William Morris. Commonweal 1889
Source: “Impressions of the Paris Congress: II” Commonweal, Vol 5, No. 186, 3 August 1889, p.242;
Transcribed: by Ted Crawford.
On the Wednesday, after the introduction of a delegate from the far-off country of Finland, who was received with much enthusiasm, Bebel began the reading of the reports with a history of the German movement in more recent days. This took two hours in the delivery, I should think, and of course could not be translated; a short resume was all that could be given in French and English, but even from that it was plain that the original was able and exhaustive. I should mention that most, if not all, of the reports have been handed in in writing and will be printed; so that we shall have the benefit of noting the views of the delegates as to the position of the movement in the various countries.
A Spanish delegate (I think) followed Bebel, and spoke in his native tongue, which was translated by Lafargue. His address seemed emphatic and pithy.
In the evening the veteran Layoff read a long and interesting report from Russia. After which came a threatening of the repetition of the fruitless noise of Monday evening, for what cause I, as a stranger, am utterly unable to say. The chairman (Anseele), however, disposed of this pretty easily, though I think in England we should have thought him a little too ready to adopt the last resort of ‘chucking out’.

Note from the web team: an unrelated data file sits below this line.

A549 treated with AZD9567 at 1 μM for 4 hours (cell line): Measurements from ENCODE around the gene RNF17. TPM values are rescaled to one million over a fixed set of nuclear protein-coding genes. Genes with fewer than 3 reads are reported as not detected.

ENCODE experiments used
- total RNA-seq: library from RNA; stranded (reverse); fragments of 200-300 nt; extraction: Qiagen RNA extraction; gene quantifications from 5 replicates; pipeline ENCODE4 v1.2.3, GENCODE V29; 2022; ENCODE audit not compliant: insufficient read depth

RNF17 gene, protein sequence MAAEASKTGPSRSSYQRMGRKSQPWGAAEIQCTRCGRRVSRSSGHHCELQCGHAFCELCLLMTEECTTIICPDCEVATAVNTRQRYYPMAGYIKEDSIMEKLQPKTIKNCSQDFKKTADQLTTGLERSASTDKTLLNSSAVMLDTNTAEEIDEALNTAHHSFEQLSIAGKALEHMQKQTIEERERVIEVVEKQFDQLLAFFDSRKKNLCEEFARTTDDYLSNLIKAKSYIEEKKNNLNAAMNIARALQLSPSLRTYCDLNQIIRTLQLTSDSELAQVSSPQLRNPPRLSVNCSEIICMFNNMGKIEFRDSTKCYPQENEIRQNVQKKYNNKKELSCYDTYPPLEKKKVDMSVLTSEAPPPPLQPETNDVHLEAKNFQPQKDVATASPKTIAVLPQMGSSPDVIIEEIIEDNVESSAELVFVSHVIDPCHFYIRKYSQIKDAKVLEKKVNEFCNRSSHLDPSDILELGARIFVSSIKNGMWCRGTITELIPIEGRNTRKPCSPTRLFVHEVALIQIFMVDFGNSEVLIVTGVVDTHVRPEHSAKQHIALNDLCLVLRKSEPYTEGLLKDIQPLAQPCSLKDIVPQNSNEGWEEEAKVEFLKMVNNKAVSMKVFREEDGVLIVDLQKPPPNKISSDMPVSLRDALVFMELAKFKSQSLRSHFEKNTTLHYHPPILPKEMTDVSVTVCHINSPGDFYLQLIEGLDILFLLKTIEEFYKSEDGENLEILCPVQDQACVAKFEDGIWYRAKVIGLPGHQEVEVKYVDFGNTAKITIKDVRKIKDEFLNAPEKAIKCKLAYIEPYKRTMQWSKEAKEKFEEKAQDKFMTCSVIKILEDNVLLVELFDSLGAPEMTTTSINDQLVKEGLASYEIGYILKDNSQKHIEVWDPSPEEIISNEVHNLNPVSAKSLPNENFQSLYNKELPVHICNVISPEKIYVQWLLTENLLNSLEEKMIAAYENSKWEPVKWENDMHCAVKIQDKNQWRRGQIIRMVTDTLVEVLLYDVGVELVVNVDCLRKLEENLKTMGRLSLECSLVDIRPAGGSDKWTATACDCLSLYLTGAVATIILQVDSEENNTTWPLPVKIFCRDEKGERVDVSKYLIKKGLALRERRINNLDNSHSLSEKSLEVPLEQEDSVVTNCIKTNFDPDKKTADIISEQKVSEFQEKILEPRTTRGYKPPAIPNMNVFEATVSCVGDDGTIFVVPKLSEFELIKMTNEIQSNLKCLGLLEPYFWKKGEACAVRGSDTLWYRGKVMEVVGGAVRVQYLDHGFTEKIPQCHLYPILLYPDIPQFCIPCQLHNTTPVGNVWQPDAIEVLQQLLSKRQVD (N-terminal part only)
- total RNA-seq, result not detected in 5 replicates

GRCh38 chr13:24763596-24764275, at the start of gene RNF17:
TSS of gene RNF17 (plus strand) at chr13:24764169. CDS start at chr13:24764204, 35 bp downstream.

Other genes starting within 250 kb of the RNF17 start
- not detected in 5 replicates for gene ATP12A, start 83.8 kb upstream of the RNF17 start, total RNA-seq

Then Jules Guesde got up and delivered what as a speech must be considered as the speech of the Congress, and was certainly splendid oratory. It was hardly a report, however, and to some of us there seemed too strong a flavour of electioneering in it; which, considering the position of the French Social-Democrats, was of course to be expected.
Next morning, after some preliminaries, I was called upon to report for England. I should mention here that we SL delegates were strongly of the opinion that Keir Hardie, who represented the Parliamentary side of English Socialism, should have an opportunity of speaking to that side, and that we pressed this on the Committee. In the light of what occurred later, I think this ought to be noticed.
I was told that the time now pressed so much that the rest of the speakers of reports would be asked to keep within ten minutes, which I tried to do — and I think kept within twenty. I handed in my written report later on.